A 26-year-old Auburn man has apparently recovered from critical injuries he suffered in a September high-speed crash that killed two men and injured his female passenger, according to King County prosecutors.
Emmanuel Bradsher, who is also under investigation for his alleged involvement in the fatal shooting of his brother, was charged Friday with two counts of vehicular homicide and one count of vehicular assault, charging papers say. His whereabouts are unknown and a warrant has been issued for his arrest, court records show.
Killed in the crash were James Davis, 26, and his passenger, Noi “Bobby” Sisouvong, 27, the charges say.
Bradsher is scheduled to be arraigned May 5. Court records don’t yet indicate if he has an attorney.
Just before midnight on Sept. 11, Andres Bradsher, 29, was shot in the chest in the parking lot of the Auburn Library, where he had gone to speak with his brother, King County Senior Deputy Prosecutor Amy Freedheim wrote in charging papers.
“It is unclear what happened at the library parking lot except that there was a gunshot,” she wrote, adding that Andres Bradsher was driven to a hospital, where he died.
Emmanuel Bradsher sped away from the shooting scene in a SUV with his 23-year-old girlfriend in the front passenger seat, charging papers say. He was driving well over 100 mph when he lost control of the SUV and his vehicle slid broadside into the path of an oncoming Honda sedan at the intersection of 15th Street Northwest and M Street Northwest, according to the charges.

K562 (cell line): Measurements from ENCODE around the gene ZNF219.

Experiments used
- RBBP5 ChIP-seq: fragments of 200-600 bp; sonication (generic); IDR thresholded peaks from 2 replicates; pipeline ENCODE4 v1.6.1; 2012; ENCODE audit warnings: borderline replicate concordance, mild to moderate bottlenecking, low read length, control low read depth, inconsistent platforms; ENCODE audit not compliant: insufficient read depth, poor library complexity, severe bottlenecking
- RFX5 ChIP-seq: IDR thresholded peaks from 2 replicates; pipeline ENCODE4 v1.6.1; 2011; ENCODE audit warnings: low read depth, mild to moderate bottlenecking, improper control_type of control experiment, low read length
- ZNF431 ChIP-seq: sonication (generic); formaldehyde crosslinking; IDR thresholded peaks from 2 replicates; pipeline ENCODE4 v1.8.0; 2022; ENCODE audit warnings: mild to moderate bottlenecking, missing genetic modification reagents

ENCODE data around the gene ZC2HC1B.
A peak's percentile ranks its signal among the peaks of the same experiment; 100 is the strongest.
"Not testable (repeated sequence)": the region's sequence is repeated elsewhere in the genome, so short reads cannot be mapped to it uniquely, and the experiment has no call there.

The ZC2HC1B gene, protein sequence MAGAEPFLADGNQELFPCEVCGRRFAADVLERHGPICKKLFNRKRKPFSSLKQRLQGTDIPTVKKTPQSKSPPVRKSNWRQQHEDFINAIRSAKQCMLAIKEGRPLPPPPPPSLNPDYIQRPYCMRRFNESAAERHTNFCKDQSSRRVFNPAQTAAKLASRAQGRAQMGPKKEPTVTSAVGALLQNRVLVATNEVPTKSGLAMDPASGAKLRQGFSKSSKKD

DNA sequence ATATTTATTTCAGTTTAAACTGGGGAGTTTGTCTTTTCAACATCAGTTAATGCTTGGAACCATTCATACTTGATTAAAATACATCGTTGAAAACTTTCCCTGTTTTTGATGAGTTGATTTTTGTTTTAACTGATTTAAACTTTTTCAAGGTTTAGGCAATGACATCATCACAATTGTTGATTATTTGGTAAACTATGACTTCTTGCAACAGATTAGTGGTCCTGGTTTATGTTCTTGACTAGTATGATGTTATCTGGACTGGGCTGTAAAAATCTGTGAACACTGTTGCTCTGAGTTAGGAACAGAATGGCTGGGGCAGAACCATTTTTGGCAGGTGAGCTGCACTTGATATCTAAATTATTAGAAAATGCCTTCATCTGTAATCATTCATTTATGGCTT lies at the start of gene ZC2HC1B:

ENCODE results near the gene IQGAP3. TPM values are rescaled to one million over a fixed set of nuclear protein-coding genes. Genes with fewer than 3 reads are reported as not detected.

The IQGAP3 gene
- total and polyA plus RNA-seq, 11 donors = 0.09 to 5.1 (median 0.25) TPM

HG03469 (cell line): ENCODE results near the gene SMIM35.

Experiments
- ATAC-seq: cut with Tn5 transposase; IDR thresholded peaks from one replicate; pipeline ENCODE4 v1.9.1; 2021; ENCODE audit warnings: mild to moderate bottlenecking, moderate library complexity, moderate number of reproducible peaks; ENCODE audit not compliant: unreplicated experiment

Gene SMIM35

A handgun, spent shell casing and bullet were later found in the SUV, and a loaded magazine was located at the crash scene, the charges say. Several full and empty hard seltzer cans were also found in and around the SUV, according to the charges.
Traffic-collision investigators determined Bradsher was driving 116 to 122 mph right before he lost control of the SUV and that the force of the crash completely stopped the Honda and forced it backward before it rotated, coming to rest more than 100 feet in the SUV’s direction of travel, charging papers say.
The speed limit at the crash scene is 35 mph.
Davis and Sisouvong, who were both wearing seat belts, suffered catastrophic injuries and died immediately, while Bradsher’s girlfriend suffered broken ribs, severe injuries to her lungs, a brain bleed and a pelvis fracture, according to the charges. Bradsher suffered internal injures and fractures to his back, collarbone and pelvis, the charges say.
Bradsher’s blood was drawn at the hospital within two hours of the crash, and his blood alcohol content was measured at 0.14, nearly twice the legal level of 0.08 for drivers over age 21, charging papers say.
He was discharged from Seattle’s Harborview Medical Center on Oct. 28, and his discharge paperwork indicated that while he had some memory and executive function impairments, his prognosis for recovery was good with home care, the charges say.
“Since that time however, public information from Bradsher’s social media accounts appear to show him with no obvious medical deficiencies and happy,” an Auburn police officer wrote in charging papers.
Forensic testing is continuing on the gun found in Bradsher’s SUV to determine if it was used in the fatal shooting of his brother, the charges say.